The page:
by Marilyn Latta
Tall grass prairie has survived without the help of humans for thousands of years, but today it is no longer able to thrive without extensive management and human interventions.
At one time frequent wildfires and vast bison herds kept the prairie open and free from woody vegetation. Although the bison herds would decimate the landscape for a time as they migrated through an area, their impact on grasses and forbs was minimal. Any areas that were severely disturbed by bison or fire simply grew back with the same vegetation, because at that time there were no weedy non-native species around to move in.
European settlement brought many problems for the tall grass prairie. The rich fertile lands were highly prized for agricultural purposes and much of the prairie disappeared under the plow. The bison also disappeared and wildfires were greatly curtailed.
The land was planted with agricultural crops which often included non-native species such as sweet clover and alfalfa. Various plants used as garden flowers or for herbal medicine in Europe, such as tansy and burdock, were deliberately introduced while other weedy species were simply hitchhikers mixed in with the seeds of more desirable things. They found a whole new landscape to populate.
Over the years many different non-native species arrived. The problematic and widely spread Canada thistle is not a native species but came from Eurasia. Purple loosestrife, another Eurasian introduction, became the scourge of wetland areas. And Leafy spurge worked its way across the country to become the scourge of the grasslands.
Leafy spurge is an aggressive and tenacious perennial that rapidly crowds out more desirable native vegetation. Millions of acres of grasslands in North America have been impacted. Economically it has had a huge impact on ranchers since cattle will not eat the spurge. And ecologically it has become a major challenge in many natural areas.
Although most abundant in grasslands, leafy spurge will grow almost anywhere provided there is sufficient light. Exploding seed pods that can fling seeds 10 feet away and an extensive root system allow for rapid expansion of new populations. Birds, such as mourning doves, eat the seeds and transport them miles away before excreting them in their droppings, starting new colonies in previously undisturbed areas.
Herbiciding spurge may top kill the plants but often not the root system which can extend 15 feet into the ground. Some of the newer herbicides in the US are better at killing spurge and may not impact as many of the native plants, but it can take years before they are licensed in Canada and available for general use.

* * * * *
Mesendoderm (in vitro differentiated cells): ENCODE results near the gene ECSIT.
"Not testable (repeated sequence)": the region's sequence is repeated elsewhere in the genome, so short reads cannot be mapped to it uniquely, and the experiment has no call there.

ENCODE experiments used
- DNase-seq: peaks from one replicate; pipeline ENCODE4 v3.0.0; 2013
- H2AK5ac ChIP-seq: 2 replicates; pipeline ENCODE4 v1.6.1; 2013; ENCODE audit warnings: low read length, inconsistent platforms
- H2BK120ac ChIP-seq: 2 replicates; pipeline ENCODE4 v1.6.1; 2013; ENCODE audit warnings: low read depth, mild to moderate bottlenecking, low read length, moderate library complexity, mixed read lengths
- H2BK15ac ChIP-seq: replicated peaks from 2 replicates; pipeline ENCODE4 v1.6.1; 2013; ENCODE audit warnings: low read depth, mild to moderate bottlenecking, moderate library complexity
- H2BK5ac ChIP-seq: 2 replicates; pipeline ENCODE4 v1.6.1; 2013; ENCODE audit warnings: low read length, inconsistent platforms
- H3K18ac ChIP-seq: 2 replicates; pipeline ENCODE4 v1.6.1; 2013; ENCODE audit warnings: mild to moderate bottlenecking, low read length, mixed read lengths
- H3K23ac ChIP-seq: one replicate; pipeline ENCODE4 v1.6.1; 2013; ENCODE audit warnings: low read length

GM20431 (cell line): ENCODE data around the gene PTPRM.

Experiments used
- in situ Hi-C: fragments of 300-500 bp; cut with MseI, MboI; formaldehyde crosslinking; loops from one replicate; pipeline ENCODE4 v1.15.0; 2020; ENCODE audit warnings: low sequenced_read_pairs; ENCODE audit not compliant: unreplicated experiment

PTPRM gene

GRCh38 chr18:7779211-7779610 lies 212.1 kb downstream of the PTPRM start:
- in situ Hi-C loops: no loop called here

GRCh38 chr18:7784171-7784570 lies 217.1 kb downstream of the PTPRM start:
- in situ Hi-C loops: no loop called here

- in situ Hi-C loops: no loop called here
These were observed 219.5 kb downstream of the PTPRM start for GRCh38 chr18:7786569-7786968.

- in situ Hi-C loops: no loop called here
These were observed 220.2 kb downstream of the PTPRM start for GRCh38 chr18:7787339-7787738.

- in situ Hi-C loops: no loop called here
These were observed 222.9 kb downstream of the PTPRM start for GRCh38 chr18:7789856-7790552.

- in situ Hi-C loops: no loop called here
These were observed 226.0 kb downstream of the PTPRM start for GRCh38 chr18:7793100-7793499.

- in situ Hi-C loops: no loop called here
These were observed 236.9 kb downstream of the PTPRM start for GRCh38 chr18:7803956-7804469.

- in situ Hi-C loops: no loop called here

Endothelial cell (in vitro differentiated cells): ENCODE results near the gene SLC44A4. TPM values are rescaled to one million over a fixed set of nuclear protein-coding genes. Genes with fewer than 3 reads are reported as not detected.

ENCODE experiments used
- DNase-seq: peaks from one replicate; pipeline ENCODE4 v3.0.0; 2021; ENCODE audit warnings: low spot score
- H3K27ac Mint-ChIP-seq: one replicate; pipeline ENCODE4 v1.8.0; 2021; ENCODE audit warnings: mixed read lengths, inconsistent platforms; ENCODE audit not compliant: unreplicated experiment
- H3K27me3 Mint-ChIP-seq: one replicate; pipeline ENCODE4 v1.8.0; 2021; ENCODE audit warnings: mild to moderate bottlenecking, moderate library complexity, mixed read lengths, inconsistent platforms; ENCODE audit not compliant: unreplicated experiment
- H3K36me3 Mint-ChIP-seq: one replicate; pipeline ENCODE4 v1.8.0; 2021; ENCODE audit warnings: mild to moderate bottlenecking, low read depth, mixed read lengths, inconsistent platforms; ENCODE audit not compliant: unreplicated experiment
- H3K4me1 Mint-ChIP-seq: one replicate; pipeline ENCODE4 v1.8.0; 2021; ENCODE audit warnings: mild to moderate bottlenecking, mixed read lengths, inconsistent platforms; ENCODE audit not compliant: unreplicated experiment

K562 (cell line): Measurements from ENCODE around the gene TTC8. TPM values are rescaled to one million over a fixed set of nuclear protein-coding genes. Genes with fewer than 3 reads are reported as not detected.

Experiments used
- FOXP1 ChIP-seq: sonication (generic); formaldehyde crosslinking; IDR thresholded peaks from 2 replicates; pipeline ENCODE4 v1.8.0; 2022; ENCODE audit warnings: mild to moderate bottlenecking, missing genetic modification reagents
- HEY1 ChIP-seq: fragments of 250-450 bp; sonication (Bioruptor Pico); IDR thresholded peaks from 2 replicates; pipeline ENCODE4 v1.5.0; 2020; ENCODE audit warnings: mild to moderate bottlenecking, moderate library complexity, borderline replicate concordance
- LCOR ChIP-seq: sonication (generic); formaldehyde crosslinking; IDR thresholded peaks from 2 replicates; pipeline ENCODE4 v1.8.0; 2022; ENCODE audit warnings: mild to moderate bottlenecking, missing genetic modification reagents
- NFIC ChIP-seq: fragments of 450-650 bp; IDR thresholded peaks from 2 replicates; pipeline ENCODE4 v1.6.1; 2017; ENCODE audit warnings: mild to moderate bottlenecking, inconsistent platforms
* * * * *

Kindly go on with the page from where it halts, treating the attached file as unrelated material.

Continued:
Controlled burns are often used to prevent woody growth in native prairies, but if not done correctly, burning can actually make the problem worse in the long run. Trembling aspen are notorious for rapidly spreading from their roots in response to being burned or cut down, and burning also can promote the growth of leafy spurge.
Consistent efforts may be necessary for a number of years to achieve control and eventual eradication of invasive species. Taking off a strip of bark several inches wide all around the trunk of a tree, called girdling, is one technique for controlling aspen. Girdling aspen once the trees are fully leafed out will usually kill the trees, although it can take several years. It’s a tedious process, but with the benefit that the tree doesn’t usually stimulate new growth from the underground root system as it dies.
So prairie in general, and especially tall grass prairie which has more problems with woody vegetation, needs management. Burning, controlled grazing, mowing, girdling, and herbiciding can all play a part. However, all of these efforts require trained staff as well as many hours of labour. And even if there are sufficient trained staff to perform a controlled burn, for example, the window of time to burn in spring and fall is short. And weather, which can be too wet, too dry or too windy during that window often means that prairies don’t get burned.